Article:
Former champions Norway and Sweden are joined by rising force Spain and debutants Switzerland in Pot 2 for Tuesday’s UEFA Women’s EURO 2017 draw. We profile the quartet.
- Pots in full (draw streamed live at 17:30CET on Tuesday from Rotterdam)
Pot 1: Netherlands (hosts, in Group A), Germany (holders), France, England
Pot 2: Norway, Sweden, Spain, Switzerland
Pot 3: Italy, Iceland, Scotland, Denmark
Pot 4: Austria, Belgium, Russia, Portugal
- Pot 2 profiles
©FFK Press/Sergey Nadtochey
EURO best: Winners (1987, 1993)
How they qualified: Group 8 winners, W7 D1 L0 F29 A2 P22
One to watch: Ada Hegerberg (forward, Lyon)
What to watch out for: In men’s football they talk of Germany as a ‘tournament team’ but in the female game Norway have a claim to that title. They have exceeded expectations at the last three EUROs, getting to two finals and the 2009 last four, despite not possessing a squad to match their 1995 world champions or 2000 Olympic gold medallists.
Just like four years ago, they have qualified only to then change coach – this time Roger Finjord has departed, the assistant to Even Pellerud up until summer 2015 citing the commute to Oslo from his home in northern Norway as the cause. Results had also been mixed but Finjord’s successor will inherit an exciting forward line of UEFA Best Women’s Player in Europe 2015/16 Hegerberg, fit-again Caroline Graham Hansen and a re-inspired Isabell Herlovsen.
EURO best: Winners (1984)
How they qualified: Group 4 winners, W7 D0 L1 F22 A3 P21
Coach: Pia Sundhage
One to watch: Lotta Schelin (forward, Rosengård)
What to watch out for: The Swedes are often polar opposites to Norway, tipped heavily before a tournament only to fall short (hence surprise losses to their neighbours in the 2005 semis and 2009 quarters). But following a 2011 World Cup bronze, they have found a new toughness since Sundhage returned from the United States to take charge prior to the 2013 finals on home soil.
Only an epic 1-0 semi-final defeat by Germany denied them a dream decider against Norway, and Sweden took a further step forward when they ground down both the US and Brazil to make the 2016 Olympic final. Though Germany took gold, Sweden had shown their ability to steer a knockout course, though losing their last qualifier in Denmark cost them top seeding in the EURO draw.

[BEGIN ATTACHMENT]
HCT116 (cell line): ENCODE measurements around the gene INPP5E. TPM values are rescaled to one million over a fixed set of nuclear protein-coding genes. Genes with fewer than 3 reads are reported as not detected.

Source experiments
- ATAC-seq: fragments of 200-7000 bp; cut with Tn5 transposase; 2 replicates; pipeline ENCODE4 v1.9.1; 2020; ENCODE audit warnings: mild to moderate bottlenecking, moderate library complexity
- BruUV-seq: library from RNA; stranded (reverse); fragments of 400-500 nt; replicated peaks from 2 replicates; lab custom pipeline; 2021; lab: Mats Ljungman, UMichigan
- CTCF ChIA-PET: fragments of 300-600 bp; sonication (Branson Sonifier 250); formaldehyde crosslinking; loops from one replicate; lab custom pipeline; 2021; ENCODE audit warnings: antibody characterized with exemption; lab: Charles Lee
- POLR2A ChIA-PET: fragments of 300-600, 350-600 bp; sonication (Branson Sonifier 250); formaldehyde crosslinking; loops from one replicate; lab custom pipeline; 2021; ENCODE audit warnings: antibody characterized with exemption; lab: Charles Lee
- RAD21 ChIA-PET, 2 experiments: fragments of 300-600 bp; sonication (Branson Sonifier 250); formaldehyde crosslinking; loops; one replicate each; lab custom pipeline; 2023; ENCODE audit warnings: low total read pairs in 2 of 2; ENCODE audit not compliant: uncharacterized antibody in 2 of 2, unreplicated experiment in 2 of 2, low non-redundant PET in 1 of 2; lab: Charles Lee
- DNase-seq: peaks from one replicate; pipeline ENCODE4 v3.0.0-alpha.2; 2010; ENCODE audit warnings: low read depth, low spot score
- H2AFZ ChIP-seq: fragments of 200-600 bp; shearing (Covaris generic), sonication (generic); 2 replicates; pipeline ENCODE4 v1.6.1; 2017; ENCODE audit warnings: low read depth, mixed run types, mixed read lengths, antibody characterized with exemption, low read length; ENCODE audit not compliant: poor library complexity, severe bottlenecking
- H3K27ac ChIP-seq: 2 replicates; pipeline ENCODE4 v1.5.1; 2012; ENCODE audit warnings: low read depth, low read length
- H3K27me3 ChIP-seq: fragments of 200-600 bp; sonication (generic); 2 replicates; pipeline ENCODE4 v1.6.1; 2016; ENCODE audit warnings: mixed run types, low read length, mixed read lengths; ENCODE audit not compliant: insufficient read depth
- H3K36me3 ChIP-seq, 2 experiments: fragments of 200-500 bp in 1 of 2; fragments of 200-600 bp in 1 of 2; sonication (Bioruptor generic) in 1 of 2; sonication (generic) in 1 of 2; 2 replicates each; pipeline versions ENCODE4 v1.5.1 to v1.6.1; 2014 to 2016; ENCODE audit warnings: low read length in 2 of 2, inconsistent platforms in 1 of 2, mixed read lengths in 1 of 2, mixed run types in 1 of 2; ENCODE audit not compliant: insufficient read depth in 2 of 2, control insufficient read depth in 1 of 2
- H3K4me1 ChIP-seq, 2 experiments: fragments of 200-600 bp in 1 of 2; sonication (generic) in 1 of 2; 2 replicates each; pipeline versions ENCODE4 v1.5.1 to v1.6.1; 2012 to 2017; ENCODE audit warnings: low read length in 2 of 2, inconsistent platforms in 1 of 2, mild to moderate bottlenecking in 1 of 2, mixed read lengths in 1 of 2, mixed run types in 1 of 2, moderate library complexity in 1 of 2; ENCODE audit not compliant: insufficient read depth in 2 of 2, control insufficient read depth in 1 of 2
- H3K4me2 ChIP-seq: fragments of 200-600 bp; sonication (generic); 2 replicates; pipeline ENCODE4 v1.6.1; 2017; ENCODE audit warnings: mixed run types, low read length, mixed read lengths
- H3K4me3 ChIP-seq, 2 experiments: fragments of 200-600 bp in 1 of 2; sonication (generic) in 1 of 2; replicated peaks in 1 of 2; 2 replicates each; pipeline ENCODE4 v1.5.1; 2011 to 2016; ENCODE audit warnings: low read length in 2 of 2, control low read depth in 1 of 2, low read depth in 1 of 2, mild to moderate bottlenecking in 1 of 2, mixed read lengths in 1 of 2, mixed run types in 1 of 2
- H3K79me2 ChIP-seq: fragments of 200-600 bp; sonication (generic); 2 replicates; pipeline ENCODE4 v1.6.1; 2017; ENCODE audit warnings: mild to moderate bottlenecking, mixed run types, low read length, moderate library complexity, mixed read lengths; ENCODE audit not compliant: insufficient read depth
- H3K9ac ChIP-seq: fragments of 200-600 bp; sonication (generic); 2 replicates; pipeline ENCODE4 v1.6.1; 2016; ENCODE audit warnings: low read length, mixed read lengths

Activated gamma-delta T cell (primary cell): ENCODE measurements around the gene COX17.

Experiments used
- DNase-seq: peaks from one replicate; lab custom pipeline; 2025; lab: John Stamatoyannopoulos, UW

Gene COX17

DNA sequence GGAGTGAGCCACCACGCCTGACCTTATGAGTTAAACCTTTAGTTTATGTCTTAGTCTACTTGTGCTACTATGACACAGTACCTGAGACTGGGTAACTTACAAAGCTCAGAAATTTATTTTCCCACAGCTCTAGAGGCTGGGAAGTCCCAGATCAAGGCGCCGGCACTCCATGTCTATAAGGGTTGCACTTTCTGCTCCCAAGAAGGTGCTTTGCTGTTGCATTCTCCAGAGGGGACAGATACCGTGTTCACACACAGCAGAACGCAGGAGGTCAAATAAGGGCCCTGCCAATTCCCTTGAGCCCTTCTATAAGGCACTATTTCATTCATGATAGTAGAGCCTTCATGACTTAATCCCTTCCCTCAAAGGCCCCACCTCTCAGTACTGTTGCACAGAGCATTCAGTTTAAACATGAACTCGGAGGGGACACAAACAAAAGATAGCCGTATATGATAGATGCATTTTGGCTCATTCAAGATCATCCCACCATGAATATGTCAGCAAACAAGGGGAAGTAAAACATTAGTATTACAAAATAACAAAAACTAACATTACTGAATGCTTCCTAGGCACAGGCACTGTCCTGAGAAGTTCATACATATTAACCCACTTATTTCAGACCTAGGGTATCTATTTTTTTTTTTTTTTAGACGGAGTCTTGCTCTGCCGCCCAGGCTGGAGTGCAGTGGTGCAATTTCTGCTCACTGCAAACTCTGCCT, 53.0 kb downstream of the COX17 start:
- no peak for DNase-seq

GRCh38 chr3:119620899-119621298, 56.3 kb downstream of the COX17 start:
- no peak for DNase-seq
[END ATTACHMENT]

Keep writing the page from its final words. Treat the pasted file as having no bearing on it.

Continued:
EURO best: Semi-finals (1997)
How they qualified: Group 2 winners, W8 D0 L0 F39 A2 P24
Coach: Jorge Vilda
One to watch: Verónica Boquete (forward, Paris Saint-Germain)
What to watch out for: Having ended a 16-year finals absence in 2013 and then made it to the World Cup, Spain were finally fulfilling the promise that perennial success at youth level had hinted at. The coach at the helm for several of those junior victories, Vilda subsequently took over after the Spaniards’ early World Cup exit with the task of establishing Spain firmly in the top tier.
Their core of players from Barcelona and Atlético Madrid, plus Paris duo Boquete and Irene Paredes, have the ability to make the breakthrough, and performances like the 3-2 triumph over England in the 2013 finals show the capability of a side gaining in experience.
2013: Fourth in qualifying group
EURO best: First qualification
How they qualified: Group 6 winners, W8 D9 L0 F34 A3 P25
Coach: Martina Voss-Tecklenburg
One to watch: Ramona Bachmann (forward, Wolfsburg)
What to watch out for: Like Spain, Switzerland have begun to turn youth-finals potency into senior success. Their major step forward came with reaching the last World Cup, comfortably seeing off Iceland and Denmark to book a debut final tournament, where a 10-1 thrashing of Ecuador took them into the last 16.
They were even more convincing in qualifying for their first European finals, with Italy (and everyone else, in fact) beaten home and away. Former Germany player Voss-Tecklenburg has enabled a team with a talented attack including Bachmann, Lara Dickenmann and Ana-Maria Crnogorčević to realise their potential.